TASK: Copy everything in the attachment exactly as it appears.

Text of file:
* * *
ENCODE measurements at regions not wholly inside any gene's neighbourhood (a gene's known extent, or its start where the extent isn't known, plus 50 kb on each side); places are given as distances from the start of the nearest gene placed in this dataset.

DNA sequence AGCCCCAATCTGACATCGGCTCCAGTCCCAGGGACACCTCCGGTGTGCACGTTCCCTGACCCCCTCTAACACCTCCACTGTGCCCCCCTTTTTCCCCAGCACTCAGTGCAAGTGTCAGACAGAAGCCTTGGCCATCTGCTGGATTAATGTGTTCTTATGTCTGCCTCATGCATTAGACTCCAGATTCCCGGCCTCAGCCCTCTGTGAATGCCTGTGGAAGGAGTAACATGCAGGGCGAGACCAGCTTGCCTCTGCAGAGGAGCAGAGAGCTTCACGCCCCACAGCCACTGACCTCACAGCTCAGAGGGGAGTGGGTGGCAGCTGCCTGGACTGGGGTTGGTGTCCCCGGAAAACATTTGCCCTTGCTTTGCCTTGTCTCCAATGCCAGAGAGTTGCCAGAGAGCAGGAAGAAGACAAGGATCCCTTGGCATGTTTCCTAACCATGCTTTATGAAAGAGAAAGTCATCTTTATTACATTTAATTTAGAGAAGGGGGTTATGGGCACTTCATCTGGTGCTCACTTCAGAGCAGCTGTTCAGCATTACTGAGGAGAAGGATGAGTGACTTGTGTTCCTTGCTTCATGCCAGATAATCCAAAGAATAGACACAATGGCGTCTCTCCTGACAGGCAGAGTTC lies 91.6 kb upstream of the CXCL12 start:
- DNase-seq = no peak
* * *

ENCODE measurements at regions not wholly inside any gene's neighbourhood (a gene's known extent, or its start where the extent isn't known, plus 50 kb on each side); places are given as distances from the start of the nearest gene placed in this dataset.

DNA sequence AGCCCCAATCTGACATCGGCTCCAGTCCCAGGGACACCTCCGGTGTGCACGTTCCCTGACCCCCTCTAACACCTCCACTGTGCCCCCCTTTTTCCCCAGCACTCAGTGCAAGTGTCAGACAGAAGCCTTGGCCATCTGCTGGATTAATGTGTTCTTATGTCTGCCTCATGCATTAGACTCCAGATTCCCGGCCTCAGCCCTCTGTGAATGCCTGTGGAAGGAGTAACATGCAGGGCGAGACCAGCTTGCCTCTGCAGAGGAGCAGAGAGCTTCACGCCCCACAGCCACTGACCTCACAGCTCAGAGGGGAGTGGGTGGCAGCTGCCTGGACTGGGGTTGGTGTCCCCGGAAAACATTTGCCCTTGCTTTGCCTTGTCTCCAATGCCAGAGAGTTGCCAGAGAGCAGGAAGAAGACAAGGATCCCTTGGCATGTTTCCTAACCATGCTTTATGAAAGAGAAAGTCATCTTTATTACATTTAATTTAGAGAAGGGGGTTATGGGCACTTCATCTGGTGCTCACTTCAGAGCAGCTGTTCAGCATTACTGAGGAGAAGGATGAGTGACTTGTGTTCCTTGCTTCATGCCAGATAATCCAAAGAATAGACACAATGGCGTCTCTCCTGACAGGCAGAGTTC lies 91.6 kb upstream of the CXCL12 start:
- DNase-seq = no peak